Figure 1 Caching effect in browsers
The crux of the problem is caching - not in the DNS servers but in the browser. Figure 1 shows the process used to obtain an IP address by a browser.
The browser requests the IP address using a POSIX standard resolver library function (1) - either gethostbyname() or the newer version getaddrinfo() or in the MSIE case a non-POSIX equivalent call is used.
The local resolver (2) initiates a standard DNS query to its locally defined DNS (3) - typically located at a service provider - which, being a recursive DNS, will initiate one or more DNS queries to the DNS infrastructure finally resulting in a query to the domain owners authoritative name servers (4).
The responses to DNS queries contain the full DNS RR(s) including the TTL. Thus, the response paths 4->3 and 3->2 will contain the TTL data, say, 5 seconds. The library function (path 2->1) response is not specified to contain TTL data (even Microsoft's non-POSIX functions do not return TTLs values). The TTL information at this point is effectively lost.
The browser - in order to speed up performance - maintains a cache of results which in the abscence of any other information is timed out after 30 minutes in the case of MS Explorer and 1 minute in the case of the Mozilla family (configurable in both cases). Thus, the IP address will not be replaced, irrespective of the TTL value, for 1 to 30 minutes for existing site visitors. Finally, we need to consider the time the browser and TCP/IP stack between them take to decide when a site is unreachable. In the case of MSIE this is around 2 minutes and in the case of Firefox around 3 minutes (the difference is entirely to do with retry strategies adopted by the respective browsers).
The problem is entirely one of mismatched objectives. The browsers wish to optimise performance by mimimising external accesses; whereas the resolver library system calls (whether POSIX or MS) wished to mimimise complexity by reducing the amount of information returned. However, by not returning the TTL from the DNS records the system calls eliminated the only basis on which a sensible DNS cache strategy can be based. Instead we have a kluge.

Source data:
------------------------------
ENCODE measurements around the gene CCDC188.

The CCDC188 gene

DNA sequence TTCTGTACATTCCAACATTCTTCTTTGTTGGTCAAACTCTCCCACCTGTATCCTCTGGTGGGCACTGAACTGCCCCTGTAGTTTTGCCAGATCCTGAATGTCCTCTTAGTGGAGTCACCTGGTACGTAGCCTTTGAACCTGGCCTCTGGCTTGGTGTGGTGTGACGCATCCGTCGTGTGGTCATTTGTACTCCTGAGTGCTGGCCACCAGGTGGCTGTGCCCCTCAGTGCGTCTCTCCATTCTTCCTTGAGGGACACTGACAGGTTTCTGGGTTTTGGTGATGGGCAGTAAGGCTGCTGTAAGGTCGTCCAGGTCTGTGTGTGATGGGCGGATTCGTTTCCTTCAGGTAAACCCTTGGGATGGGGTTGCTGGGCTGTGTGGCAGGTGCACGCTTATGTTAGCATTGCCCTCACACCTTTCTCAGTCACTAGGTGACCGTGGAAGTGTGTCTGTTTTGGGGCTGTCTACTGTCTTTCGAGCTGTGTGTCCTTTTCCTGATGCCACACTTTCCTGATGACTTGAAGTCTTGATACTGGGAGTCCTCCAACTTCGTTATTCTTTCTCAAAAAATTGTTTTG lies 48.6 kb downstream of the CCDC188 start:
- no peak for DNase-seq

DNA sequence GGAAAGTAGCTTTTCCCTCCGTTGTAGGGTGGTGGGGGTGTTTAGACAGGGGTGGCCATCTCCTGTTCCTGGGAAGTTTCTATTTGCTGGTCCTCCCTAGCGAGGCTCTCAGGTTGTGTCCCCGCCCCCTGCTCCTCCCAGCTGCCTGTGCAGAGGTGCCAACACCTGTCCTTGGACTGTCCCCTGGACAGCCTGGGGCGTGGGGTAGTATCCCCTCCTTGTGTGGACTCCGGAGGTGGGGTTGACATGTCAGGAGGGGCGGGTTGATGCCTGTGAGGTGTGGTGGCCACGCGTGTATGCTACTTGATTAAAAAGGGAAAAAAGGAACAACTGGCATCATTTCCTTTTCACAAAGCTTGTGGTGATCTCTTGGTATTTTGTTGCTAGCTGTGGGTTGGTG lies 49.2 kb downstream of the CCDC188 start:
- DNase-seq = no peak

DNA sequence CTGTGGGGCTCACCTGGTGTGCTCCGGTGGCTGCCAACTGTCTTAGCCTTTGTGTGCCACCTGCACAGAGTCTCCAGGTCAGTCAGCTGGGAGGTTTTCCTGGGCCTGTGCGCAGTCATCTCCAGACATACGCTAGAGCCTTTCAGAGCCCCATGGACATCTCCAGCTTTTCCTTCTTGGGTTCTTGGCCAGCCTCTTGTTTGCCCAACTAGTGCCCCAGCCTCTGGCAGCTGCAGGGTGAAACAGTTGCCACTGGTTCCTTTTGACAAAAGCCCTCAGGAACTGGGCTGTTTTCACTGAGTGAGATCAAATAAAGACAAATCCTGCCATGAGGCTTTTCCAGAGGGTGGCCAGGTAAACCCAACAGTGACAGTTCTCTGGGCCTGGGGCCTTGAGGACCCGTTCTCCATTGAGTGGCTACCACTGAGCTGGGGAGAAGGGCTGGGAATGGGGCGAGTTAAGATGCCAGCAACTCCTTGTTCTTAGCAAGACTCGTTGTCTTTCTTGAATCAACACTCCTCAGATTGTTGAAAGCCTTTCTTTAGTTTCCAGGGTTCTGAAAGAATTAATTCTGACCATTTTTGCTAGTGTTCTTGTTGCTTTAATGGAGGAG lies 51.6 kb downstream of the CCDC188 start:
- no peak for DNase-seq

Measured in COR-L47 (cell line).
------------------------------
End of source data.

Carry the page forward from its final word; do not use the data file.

Update: The original tests were done in 2006 with MSIE 6. MSIE 7, 8 and 9 use the same settings and strategy for DNS cache timeout. MSIE 10 and 11 strategy and DNS caching defaults are currently unknown.
Note: The increasingly common DSL/Cable modem (5) almost always contains a DNS Proxy whose functionality varies from the relatively benign (transparent) to the downright intrusive (preventing queries for a period - in some case 15+ minutes - by serving from a cache irrespective of the actual TTL value) in order o reduce loaad on the ISPs infrastructure.
Clearly new visitors whose browser has no cache entry will obtain a new IP address using the same process defined above and therefore the short TTL will have the desired effect of providing the up-to-the-second IP address.
So the answer to the question "what is the most sensible minimum TTL?" depends on whether you think it more likely that the service will break during a visit - in which case 180 seconds (3 minutes - if all visitors are Firefox) or 1800 seconds (30 minutes - if all vistors are MSIE) seem reasonable values - or on the initial visit - in which case set the TTL to some very low value and spend serious bucks on DNS hardware.
Alternatively you could consider other failover strategies - such as multiple RRs which are faster and place much less load on the DNS infrastructure.